10 years after Christmas Eve swing stage collapse killed 4, workers still not safe enough, expert says

A Toronto health and safety consultant says a lot has changed in the industry since 2009, from better training for workers to stiffer fines for employers, but she feels there's still a long way to go.

Province made changes, but safety expert wants to see a shift in work-site culture

Four workers died on Dec. 24, 2009 when a swing stage collapsed on a highrise building in Toronto's west end.. (CBC)

It's been 10 years since a Christmas Eve construction accident killed four migrant workers in Toronto, and while the tragedy pushed the province to make changes to workplace safety laws, experts are calling for a change in the culture on work sites.

Aleksey Blumberg, 32, Alexander Bondorev, 25, Fayzullo Fazilov, 31, and Vladimir Korostin, 40 — all recent immigrants from eastern Europe — were doing balcony repairs on a Toronto high-rise building when the swing-stage they were working on collapsed, plummeting some 30 metres to the ground.

Another worker was badly injured and a sixth, who was tethered as required under provincial law and by industry practice, was left dangling in mid-air but unhurt.

"It was a terrible day for us in construction and construction safety," said health and safety consultant Val Ratsch-Mazza, as she walked through a construction site at Lawrence and Avenue.

"No one should go to work to die."

A coroner's inquest to investigate the deaths was called last year but no date has been set. A criminal trial in Toronto in 2016 handed down a prison sentence to the site's project manager. 

Ratsch-Mazza says a lot has changed in the industry since then, from better training for workers to stiffer fines for employers, but she feels there's still a long way to go.

According to Ontario's Ministry of Labour, Training and Skills Development, 17 people died on construction sites in 2009. In 2018, there were 25 fatalities.

Val Ratsch-Mazza, a health and safety consultant, says the number one killer in construction is falls. (Martin Trainor/CBC)

"There are a lot more construction workers, but even one death is too many," said Ratsch-Mazza, 41.

"We are hoping to keep reducing the numbers."

Changing the culture on construction sites

One of the biggest ways to do that, she feels, is by encouraging workers to speak up at work sites.

"As a woman in construction when first started, I was definitely scared," said Ratsch-Mazza, who has worked in the industry since 2002.

"There were times when I had 100 questions a day and was a little uneasy about going to the work area, but I did it anyway."

In addition to inspecting sites, and training workers, Ratsch-Mazza is working on her PhD. Her thesis focuses on changing the culture of construction sites.

She says workers, particularly anyone new to the job and under the age of 25, are four times more likely to get hurt.

Ratsch-Mazza visits with workers on the site of a new project near Lawrence Avenue East and Avenue Road. (Martin Trainor/CBC)

Dilshod Marupov, who survived the 2009 accident but was left with serious injuries, told a Toronto court in 2015 that he had only been in Canada for three months when someone offered him the welding job.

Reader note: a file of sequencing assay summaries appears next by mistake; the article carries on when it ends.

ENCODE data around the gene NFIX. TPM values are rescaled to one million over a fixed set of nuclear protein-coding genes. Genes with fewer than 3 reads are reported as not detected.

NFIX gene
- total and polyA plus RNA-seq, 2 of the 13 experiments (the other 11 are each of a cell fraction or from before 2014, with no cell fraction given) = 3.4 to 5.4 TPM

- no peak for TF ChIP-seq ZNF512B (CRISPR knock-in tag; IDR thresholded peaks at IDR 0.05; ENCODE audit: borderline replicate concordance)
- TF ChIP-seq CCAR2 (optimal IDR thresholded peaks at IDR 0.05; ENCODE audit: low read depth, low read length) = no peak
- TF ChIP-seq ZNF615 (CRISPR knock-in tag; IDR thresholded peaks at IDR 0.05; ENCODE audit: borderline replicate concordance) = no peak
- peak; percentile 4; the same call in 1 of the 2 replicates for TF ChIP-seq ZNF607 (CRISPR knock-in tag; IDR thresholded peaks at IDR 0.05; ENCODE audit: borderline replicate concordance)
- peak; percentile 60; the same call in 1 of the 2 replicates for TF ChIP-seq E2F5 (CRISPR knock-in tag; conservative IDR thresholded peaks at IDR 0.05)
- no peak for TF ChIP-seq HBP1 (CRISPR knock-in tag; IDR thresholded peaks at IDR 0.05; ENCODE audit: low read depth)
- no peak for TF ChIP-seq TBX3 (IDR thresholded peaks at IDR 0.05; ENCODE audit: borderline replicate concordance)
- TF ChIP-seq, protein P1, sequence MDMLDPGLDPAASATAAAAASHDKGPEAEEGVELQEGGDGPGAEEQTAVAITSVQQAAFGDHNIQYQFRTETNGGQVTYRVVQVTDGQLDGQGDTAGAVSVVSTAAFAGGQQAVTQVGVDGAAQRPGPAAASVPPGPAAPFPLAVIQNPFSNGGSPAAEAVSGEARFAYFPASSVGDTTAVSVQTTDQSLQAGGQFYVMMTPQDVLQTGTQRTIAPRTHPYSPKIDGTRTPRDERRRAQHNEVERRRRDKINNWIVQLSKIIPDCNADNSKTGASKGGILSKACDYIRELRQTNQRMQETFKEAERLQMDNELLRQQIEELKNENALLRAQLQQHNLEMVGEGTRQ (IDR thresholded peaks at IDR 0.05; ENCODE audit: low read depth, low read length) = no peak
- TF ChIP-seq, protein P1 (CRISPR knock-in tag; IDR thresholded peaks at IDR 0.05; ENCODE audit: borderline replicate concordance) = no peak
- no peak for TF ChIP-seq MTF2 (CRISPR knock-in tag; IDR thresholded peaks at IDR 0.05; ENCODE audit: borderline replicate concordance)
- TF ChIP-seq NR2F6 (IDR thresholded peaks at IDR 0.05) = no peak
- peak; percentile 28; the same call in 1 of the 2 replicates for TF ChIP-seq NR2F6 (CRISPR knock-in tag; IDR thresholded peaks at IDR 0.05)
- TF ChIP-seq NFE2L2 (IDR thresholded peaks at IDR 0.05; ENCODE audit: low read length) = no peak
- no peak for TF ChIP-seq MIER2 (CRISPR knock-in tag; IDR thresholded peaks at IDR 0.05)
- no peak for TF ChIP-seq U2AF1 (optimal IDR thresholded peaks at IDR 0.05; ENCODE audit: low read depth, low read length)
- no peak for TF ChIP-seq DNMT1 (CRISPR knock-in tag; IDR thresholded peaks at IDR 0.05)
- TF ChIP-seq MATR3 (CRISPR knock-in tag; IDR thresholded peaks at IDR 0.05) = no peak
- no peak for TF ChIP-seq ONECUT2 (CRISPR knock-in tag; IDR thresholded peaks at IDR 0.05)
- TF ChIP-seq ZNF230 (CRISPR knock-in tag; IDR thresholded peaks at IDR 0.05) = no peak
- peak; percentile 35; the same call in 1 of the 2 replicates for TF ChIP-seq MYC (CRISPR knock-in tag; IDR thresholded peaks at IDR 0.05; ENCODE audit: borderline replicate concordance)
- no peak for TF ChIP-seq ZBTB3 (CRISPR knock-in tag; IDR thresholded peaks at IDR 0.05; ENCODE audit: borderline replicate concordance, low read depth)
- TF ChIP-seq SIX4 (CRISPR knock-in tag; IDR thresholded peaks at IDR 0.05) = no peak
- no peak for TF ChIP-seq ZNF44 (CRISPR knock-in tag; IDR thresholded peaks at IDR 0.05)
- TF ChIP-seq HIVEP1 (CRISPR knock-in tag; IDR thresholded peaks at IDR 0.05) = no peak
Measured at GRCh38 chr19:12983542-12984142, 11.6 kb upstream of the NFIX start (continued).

At the time, he was 21 and had never worked at such heights on swing-stage scaffolds, and was given a quick safety lesson that Christmas Eve morning.

"How to put on a harness and when we went to the stage, how to go up and how to go down, and how to connect the rope. Within 25 to 30 minutes, he gave me those instructions," Marupov said at the time. 

Uzbek refugee Dilshod Marupov, 22, stands in front of a Toronto apartment building in 2010 where he was almost killed in an industrial accident. (Darren Calabrese/Canadian Press)

Rigorous training, increased fines

In an email to CBC Toronto, Ontario's Ministry of Labour, Training and Skills Development said while the province has one of the best safety records in the country, it has made "extensive changes to the regulations that govern the use of suspended access equipment." 

That includes more "rigorous manufacturing and maintenance practices" and improved working in heights training — now an all-day, six-hour course.

Fines for both workers and employers who violate the Occupational Health and Safety Act were also increased.

Metron Construction Corp., the company connected to the deadly scaffolding accident, was originally fined $200,000 in provincial court but later the Court of Appeal for Ontario boosted that to $750,000.

The project manager, Vadim Kazenelson — who managed to hold on to a balcony when the scaffolding gave way — was convicted of four counts of criminal negligence causing death and one of causing bodily harm after a judge found he was aware that protections against falls were not in place.

Vadim Kazenelson was sentenced on Jan. 11, 2016 to three-and-a-half years in prison for criminal negligence causing death in connection to the 2009 deaths of four workers in a scaffolding collapse. (CBC)

Kazenelson was sentenced to three-and-a-half years behind bars and lost his appeal last year.

A spokesperson for the coroner's office said an inquest can only be scheduled once "all outstanding investigations, charges and appeals periods have concluded." 

The inquest is now in the early planning stages.

About the Author

Shannon Martin

Reporter, CBC Toronto

Shannon is an award-winning reporter with CBC Toronto. She was part of the core team that launched "No Fixed Address", a hugely popular series on millenials renting and buying in Toronto. In 2016, Shannon hosted a special live broadcast on-air and on Facebook simultaneously from Toronto Pride, which won top honours in the Digital category at the RTDNA awards. Contact Shannon: or find her on Instagram at @ShannonMartinTV.


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